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Deported Pak man wants to meet his family in Mumbai, seeks help from both govts

Press Trust of India  |  Karachi 

A Pakistani man, who crossed into two decades ago after being separated from his family and was deported to his country last month, today made an appeal to the to allow him to meet his wife and three children in on humanitarian grounds.

Siraj Khan, 33, narrating his ordeal said that he has lost the legal battle in and that his case should be seen on humanitarian ground as he was "neither a or a terrorist".

"My wife, Sajida Pathan, who is an Indian national, has used every legal recourse to get me permission to remain in with the family. We have three children and I am dying to meet them again," he told over telephone.

The office here has taken up his case when he approached them after losing hope following a visit to various government offices, since his return to

Khan, a resident of Manshera in Pakistan's province, said that he got separated from his parents at the age of 11 in 1996, when he boarded 'Samjhauta Express' instead of a train to from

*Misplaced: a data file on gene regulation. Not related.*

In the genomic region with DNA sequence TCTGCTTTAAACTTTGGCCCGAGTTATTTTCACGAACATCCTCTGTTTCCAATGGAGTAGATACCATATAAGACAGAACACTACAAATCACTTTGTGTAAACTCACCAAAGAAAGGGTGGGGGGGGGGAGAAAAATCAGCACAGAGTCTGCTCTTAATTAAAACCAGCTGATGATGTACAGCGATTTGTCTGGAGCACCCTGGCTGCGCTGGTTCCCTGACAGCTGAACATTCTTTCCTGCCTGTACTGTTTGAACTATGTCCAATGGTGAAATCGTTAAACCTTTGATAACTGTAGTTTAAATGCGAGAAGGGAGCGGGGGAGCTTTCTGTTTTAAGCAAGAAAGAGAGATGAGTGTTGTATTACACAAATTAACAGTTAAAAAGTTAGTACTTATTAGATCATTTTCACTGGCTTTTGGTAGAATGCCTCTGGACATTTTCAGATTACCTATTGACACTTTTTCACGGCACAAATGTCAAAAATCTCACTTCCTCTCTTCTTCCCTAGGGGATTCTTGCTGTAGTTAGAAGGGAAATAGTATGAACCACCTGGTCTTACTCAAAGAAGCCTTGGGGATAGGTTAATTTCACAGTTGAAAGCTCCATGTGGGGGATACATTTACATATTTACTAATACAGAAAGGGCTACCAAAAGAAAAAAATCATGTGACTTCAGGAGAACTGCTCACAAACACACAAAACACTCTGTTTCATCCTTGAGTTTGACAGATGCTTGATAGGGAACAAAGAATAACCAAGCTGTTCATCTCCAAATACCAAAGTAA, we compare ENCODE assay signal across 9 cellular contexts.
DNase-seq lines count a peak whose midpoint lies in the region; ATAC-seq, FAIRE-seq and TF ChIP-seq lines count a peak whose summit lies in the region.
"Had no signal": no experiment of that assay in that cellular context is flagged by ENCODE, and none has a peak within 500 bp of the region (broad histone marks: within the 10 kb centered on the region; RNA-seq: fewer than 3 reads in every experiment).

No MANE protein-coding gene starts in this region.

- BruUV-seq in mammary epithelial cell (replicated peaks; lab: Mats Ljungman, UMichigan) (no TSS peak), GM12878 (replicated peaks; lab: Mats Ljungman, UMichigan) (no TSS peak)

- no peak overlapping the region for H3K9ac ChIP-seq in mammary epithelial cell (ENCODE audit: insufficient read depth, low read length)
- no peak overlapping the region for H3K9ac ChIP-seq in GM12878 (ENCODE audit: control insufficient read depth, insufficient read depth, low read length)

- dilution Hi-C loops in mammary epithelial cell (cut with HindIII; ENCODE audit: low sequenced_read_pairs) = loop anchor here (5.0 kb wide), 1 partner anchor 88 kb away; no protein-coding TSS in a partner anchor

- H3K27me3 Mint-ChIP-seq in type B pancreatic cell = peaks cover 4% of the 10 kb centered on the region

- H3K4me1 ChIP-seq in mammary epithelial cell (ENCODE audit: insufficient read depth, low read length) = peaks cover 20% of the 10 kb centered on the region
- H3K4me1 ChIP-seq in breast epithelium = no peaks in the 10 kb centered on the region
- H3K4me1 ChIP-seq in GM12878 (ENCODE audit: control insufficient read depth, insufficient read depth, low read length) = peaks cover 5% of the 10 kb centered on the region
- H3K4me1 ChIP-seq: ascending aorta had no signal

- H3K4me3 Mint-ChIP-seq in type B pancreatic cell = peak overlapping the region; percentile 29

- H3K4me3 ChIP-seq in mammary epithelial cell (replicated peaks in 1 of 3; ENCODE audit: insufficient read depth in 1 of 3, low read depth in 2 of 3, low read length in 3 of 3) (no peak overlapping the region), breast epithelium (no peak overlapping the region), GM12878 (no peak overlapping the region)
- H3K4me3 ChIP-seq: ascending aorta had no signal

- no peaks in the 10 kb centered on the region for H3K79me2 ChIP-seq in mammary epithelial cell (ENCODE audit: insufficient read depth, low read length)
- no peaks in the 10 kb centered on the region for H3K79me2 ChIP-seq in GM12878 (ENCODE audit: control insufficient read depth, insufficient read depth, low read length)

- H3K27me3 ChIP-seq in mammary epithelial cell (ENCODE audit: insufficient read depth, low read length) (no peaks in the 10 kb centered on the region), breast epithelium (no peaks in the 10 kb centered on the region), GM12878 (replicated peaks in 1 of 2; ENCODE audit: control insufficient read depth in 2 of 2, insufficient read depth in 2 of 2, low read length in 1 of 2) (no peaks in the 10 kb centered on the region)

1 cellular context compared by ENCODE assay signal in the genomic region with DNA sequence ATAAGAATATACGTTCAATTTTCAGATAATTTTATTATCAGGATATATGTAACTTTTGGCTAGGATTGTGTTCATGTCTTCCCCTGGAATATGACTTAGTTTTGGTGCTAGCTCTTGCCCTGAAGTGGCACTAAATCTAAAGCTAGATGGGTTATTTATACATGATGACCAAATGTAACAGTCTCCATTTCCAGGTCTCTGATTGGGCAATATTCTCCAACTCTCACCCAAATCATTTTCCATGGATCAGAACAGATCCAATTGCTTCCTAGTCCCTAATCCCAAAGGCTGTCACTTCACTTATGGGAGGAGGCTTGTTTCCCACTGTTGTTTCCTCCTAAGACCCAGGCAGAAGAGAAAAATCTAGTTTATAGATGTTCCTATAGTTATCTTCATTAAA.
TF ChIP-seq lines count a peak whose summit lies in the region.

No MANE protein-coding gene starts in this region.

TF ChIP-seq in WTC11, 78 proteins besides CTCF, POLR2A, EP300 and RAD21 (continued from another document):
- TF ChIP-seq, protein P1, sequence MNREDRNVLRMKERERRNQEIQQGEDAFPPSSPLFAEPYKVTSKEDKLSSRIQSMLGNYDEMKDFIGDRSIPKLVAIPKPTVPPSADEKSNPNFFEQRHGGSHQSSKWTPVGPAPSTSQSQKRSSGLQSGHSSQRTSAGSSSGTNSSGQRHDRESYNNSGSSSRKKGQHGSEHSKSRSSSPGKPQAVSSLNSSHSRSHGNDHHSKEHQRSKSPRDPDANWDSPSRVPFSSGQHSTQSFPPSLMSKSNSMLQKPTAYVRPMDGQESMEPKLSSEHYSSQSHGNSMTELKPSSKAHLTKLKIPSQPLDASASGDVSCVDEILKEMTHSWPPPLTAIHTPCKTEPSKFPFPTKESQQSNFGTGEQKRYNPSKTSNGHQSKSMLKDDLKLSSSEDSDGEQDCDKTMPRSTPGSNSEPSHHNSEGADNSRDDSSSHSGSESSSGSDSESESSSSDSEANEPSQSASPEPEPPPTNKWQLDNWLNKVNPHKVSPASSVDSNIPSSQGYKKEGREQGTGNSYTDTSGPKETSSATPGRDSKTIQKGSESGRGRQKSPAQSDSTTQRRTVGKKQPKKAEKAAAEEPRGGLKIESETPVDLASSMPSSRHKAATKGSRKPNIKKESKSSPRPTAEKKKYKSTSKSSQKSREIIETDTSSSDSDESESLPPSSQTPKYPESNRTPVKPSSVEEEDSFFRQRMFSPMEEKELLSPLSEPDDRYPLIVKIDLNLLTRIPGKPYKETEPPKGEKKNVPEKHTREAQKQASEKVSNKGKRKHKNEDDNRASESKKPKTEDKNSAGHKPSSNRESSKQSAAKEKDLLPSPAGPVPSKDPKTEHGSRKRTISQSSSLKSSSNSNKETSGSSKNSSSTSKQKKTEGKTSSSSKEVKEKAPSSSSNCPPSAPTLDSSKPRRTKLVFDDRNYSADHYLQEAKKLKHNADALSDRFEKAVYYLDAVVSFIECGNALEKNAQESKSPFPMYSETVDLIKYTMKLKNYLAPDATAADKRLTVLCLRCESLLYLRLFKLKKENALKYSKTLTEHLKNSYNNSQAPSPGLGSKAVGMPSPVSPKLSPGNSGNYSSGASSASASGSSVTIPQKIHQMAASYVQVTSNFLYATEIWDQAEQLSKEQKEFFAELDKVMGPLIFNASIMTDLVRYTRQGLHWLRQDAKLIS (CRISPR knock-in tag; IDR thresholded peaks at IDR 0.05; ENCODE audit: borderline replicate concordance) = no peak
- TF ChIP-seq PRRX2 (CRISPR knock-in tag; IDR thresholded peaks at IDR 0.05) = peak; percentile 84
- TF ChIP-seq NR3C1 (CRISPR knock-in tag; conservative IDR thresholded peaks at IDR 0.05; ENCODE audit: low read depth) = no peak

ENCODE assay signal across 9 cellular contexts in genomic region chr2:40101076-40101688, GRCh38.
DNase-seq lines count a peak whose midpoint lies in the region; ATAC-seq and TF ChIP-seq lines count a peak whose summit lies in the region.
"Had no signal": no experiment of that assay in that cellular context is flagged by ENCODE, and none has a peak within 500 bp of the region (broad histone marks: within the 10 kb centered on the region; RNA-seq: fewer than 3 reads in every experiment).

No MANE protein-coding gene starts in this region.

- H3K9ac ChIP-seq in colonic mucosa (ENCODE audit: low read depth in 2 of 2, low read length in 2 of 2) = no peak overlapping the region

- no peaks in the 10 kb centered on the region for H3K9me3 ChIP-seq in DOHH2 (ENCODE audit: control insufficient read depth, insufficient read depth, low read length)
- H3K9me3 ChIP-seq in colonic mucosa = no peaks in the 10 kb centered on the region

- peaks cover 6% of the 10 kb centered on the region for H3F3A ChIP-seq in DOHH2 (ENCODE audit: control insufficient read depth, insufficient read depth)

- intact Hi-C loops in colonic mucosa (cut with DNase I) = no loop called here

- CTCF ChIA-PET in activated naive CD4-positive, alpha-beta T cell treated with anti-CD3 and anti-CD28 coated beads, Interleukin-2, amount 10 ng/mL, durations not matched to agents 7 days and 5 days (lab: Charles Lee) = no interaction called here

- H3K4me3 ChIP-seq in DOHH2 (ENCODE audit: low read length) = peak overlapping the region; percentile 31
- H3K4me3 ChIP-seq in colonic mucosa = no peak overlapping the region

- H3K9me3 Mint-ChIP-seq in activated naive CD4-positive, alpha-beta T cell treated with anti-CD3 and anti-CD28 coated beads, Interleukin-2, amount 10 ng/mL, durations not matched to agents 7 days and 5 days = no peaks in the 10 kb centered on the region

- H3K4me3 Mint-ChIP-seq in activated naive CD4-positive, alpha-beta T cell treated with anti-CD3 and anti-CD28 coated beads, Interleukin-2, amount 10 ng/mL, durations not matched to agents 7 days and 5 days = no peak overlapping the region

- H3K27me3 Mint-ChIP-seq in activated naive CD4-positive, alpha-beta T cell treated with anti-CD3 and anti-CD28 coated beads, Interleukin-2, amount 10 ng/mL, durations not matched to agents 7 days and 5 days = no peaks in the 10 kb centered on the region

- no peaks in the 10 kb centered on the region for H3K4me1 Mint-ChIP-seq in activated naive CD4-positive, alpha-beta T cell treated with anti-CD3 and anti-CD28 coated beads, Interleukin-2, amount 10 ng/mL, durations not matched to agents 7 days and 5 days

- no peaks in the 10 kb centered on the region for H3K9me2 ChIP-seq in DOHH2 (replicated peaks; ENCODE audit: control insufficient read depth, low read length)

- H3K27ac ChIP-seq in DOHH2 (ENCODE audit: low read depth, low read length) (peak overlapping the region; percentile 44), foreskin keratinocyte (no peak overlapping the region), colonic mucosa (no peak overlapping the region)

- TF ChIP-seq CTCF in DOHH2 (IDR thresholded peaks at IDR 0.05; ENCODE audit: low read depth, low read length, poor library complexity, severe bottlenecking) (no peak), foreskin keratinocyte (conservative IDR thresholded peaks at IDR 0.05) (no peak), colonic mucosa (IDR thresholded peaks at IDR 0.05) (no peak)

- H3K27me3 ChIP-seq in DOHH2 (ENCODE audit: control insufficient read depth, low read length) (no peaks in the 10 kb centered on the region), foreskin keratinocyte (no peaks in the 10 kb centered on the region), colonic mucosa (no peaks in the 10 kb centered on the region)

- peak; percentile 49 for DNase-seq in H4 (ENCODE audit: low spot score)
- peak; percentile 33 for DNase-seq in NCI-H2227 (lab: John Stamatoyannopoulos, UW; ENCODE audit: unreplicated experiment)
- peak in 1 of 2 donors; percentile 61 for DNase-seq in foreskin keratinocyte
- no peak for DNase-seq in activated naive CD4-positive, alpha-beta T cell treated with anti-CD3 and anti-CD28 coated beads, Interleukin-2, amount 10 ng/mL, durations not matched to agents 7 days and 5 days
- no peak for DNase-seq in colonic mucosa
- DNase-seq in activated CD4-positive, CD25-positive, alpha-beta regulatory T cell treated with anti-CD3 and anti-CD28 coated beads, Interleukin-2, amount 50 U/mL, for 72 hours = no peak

"I landed in Later I spent four years at a children's shelter in and after turning 18, I went to Mumbai," he said.

In Mumbai, Khan worked as a for road side vendors, before finally becoming a

He said in 2005, he got married to and in 2009, he surrendered himself before the Indian authorities to claim Indian nationality.

Khan said the moment he surrendered, he realised that perhaps he had made a mistake as authorities made it clear to him that they would not allow him to stay in

Urging the governments of the two countries, Khan said "they should realise that there was lot in common between the people of two countries".

"Some cases should be dealt on humanitarian grounds. I just want to unite with my family again," he said.

Ruing that no government officials met him and heard his case, Khan said, "When Indian girl was sent back to India, their government received her with open arms. Why is our government treating me so insensitively? I just want to be with my 12-year-old daughter and twin sons, who are just seven-year-old."

Khan admitted that after spending a long time in India, he is now feeling strange after coming back to

"My father died years ago trying to search for me. Now it was my turn to worry about my children," he added.

(This story has not been edited by Business Standard staff and is auto-generated from a syndicated feed.)

First Published: Wed, April 11 2018. 20:40 IST
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